Many people profit from microfinance. First and foremost, clients and their families profit because the added income generated by small businesses allows mothers to purchase more, and more nutritious, food. It provides the means for them to take their children to the doctor when they are ill and purchase medicine, if needed. Microentrepreneurs can improve their homes, adding a roof or another room, or a latrine. But most importantly, the added income more often than not allows children to start, or remain in school, which is the best way for them to lift themselves out of poverty as they grow.

FINCA’s client assessment research findings show that mothers use their added income to pay for their children’s school fees before they make additional improvements to the family situation. In addition, communities profit because more of their population become productive members of society, and generate revenue that can support local programs.

National governments profit because of the jobs and income generated at local levels that bolster national economies. Microfinance organizations can profit because, once their programs reach self-sustainability, the income generated can be put back into their programs, allowing them to reach more clients, more quickly with larger portfolios of loan capital.

3. Does microcredit reach the people who need it the most?

Microfinance currently reaches more than 150 million people around the world, which is remarkable. However, 1.3 billion people still exist on less than 2 US dollars a day, so clearly there is a huge need to expand microfinancial services.

4. Do you have a personal story about microcredit?

I once met a woman in Uganda named Nayima . When she was 14 years old, her father forced her to marry her first husband. After giving birth to two children, her husband revealed that he had a second wife, which is not unusual in some cultures. However, the first wife did not accept Nayima, so she had to leave the household.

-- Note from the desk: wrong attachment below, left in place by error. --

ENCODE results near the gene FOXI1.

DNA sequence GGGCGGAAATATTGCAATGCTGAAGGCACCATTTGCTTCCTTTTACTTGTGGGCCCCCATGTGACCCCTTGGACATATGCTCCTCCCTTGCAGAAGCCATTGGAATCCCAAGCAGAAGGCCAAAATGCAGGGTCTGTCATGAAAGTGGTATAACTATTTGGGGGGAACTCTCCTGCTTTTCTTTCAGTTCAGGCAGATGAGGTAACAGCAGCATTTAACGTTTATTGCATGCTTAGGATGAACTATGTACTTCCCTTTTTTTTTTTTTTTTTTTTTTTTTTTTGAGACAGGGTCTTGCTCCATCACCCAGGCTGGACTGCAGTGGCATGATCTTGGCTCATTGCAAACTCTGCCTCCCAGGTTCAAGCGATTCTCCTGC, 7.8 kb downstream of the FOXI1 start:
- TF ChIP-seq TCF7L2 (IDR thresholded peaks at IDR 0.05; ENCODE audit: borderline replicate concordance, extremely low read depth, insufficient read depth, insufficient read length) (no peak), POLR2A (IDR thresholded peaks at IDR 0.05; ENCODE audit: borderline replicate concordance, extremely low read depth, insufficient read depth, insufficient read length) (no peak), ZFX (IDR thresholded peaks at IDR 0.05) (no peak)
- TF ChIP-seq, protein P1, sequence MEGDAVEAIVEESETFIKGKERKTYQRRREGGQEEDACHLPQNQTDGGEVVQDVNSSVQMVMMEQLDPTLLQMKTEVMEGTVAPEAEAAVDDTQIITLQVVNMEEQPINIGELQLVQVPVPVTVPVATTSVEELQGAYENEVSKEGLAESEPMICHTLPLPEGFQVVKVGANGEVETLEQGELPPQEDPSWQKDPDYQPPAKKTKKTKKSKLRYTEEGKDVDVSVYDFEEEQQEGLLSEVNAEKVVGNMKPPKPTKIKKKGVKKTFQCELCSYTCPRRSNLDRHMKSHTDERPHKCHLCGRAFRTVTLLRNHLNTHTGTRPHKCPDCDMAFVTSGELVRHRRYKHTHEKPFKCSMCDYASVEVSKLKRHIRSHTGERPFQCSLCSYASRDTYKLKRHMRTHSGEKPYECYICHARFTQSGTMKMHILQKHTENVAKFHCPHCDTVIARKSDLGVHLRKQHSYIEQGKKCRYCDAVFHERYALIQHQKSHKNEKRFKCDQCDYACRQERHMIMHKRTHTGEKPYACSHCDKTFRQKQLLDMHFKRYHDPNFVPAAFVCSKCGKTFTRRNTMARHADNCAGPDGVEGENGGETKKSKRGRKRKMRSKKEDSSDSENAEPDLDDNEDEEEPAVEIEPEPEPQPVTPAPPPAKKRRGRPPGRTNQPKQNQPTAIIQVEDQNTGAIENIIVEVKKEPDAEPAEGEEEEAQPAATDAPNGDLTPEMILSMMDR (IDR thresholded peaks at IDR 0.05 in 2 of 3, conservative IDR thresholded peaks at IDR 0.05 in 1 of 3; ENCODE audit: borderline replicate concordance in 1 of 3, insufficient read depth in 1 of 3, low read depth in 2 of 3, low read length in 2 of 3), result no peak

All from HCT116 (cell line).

She married again and, with her second husband, had eight children. Unfortunately for Nayima, they were all girls, so her second husband left her because he wanted a son. He returned, however, when he became ill, and Nayima scraped together money for his medical expenses. He died shortly after returning, leaving her pregnant with twins.

Nayima moved to a single room with her children. They had nothing to eat; Nayima couldn’t even afford a piece of soap so she would ask whoever was doing laundry to give her their dirty water so she could wash her children’s clothes. Because they were so poor, all the children were forced to drop out of school. Nayima began selling bananas and fried cassava by the roadside, but still her life didn’t change much. Her dream was to operate her own small business and improve the lives of her children, so when a friend introduced Nayima to her village banking group, she joined and took out a first loan of 100,000 Uganda shillings (50 US dollars).

Over the years, she has taken out many loans and, today, she owns a small restaurant and a catering business. Two of her daughters are now married and work at the restaurant, four of her children are still in school, and one son works at a petrol station.